Features of the built-in Nikon Coolpix P7800 EVF

    Nikon’s Coolpix Enthusiast Camera, P7700($333.33 at Amazon)(Opens in a new window), is being replaced by the P7800. The new model retains many of the features of its predecessor, including a 1/1.7-inch back-illuminated 12-megapixel CMOS image sensor and a 28-200mm f/2-4 (35mm equivalent) zoom lens. There are a few modest upgrades, but the biggest change is the integrated electronic viewfinder, which is a first for the Coolpix compact. The P7700 doesn’t have any kind of eye-level viewfinder, even though the earlier P7100($333.33 at Amazon)(Opens in a new window) there is an optical finder.

    The EVF is located in the rear left corner of the P7800’s body. It has a 921k-dot resolution and looks pretty sharp to my eyes. There’s also a 3-inch hinged rear display. It also has a 921k-dot resolution and also has a layer of white pixels, making it easier to see in direct sunlight.

    The P7800 can shoot 6 shots in quick succession at an impressive 8fps. It has a built-in 3-stop neutral density filter, so you can use a wider aperture in bright sunlight and allow you to shoot longer exposures with the help of a tripod. There’s no built-in Wi-Fi, but the P7800 is compatible with the WU-1a($333.33 at Amazon)(Opens in a new window) wireless adapter and use Eye-Fi Mobi($333.33 at Amazon)(Opens in a new window) SD card is also an option.

    Photography enthusiasts will be pleased to know that the camera retains the Raw capabilities of its predecessor. There are plenty of physical controls, including a dedicated EV compensation dial. The EVF replaces the old settings wheel located on the top left of previous models in this series. This button has been replaced by a Q button that brings up an on-screen menu for adjusting image quality, ISO, white balance, and other settings. The front and rear control dials remain in the same positions as the P7700, as are the AE-L/AF-L, self-timer, flash control, focus point control, macro, Fn1 and Fn2 buttons. .

    The P7800 hit the market in late September with an asking price of $549.95. That’s $50 more than the P7700 when it launched. Is it worth the extra money, especially in a competitive market where a camera with a much larger image sensor like the Sony Cyber-shot DSC-RX100($333.33 at Amazon)(Opens in a new window) exists for just $100 more is a verdict that will have to wait until we can do a full review.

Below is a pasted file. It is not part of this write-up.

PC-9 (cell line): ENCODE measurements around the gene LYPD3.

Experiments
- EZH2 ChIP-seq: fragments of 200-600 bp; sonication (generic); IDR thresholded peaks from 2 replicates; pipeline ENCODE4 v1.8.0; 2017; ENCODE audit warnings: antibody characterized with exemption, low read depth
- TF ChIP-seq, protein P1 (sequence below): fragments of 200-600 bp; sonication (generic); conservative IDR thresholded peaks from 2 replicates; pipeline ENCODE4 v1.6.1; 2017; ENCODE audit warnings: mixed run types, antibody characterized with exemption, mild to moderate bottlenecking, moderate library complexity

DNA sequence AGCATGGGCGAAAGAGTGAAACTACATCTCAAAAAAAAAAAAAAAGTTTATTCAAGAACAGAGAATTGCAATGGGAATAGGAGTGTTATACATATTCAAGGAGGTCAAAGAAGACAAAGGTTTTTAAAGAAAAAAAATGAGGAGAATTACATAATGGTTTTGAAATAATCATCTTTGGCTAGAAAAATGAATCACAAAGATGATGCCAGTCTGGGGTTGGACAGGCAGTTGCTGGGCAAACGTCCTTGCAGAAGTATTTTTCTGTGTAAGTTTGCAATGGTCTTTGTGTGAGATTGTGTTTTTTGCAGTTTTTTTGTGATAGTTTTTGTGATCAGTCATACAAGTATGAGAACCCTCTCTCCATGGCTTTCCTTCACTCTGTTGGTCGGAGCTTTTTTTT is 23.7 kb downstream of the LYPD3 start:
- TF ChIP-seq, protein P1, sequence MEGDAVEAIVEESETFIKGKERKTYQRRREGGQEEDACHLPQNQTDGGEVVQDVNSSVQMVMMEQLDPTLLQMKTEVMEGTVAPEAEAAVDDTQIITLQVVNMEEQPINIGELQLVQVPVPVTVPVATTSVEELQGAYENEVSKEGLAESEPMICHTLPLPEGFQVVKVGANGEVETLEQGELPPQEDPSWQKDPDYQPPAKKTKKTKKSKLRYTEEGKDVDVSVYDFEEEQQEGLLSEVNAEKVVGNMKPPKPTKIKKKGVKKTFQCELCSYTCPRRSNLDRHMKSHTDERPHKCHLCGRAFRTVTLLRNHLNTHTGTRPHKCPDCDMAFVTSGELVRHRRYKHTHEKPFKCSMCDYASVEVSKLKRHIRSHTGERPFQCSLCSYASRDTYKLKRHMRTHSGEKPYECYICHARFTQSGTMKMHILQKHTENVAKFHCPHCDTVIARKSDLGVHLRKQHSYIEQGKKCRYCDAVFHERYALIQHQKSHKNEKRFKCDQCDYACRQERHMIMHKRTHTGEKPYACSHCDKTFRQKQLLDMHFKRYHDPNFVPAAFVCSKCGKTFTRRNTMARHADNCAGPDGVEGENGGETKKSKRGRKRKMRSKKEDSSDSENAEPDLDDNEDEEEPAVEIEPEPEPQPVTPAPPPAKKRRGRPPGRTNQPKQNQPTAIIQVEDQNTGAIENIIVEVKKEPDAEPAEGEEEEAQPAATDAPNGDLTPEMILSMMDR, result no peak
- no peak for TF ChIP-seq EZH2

If the P7800 is Nikon’s most serious zoom Coolpix camera in the Nikon lineup, the S01($333.33 at Amazon)(Opens in a new window) is the least. This tiny camera is designed with general photography in mind and sets itself apart from the crowd not by its image quality but by its small form factor. Nikon will replace it with the S02, keeping the same design, but updating the image sensor to a 13-megapixel CMOS design. This should result in better image quality, especially in dim light, than the CCD-enabled S01. Other upgrades include a 2.7-inch touchscreen LCD, 1080p video recording, a new collage maker, and a customizable menu system. There is no microSD card slot; images are stored using 7.3 GB internal memory and must be offloaded via cable.

    The S02 still lacks Wi-Fi and there’s no way to add it via an external adapter or a memory card. So you won’t be able to instantly share photos to social networks. The S02 will ship in October for $179.95, the same retail price of its predecessor. It can be silver, white, pink or blue.

    Nikon is also releasing a compact LED that can be used with any camera. The LD-1000 LED Film Lamp is battery powered and features four individual LEDs and a diffuser to soften their output. It includes a mount so it can be attached directly to the side of your camera via its tripod socket, and the lamp itself can be removed so you can position it freely. . The LD-1000 will be available in white or black and goes on sale in October for $99.95.

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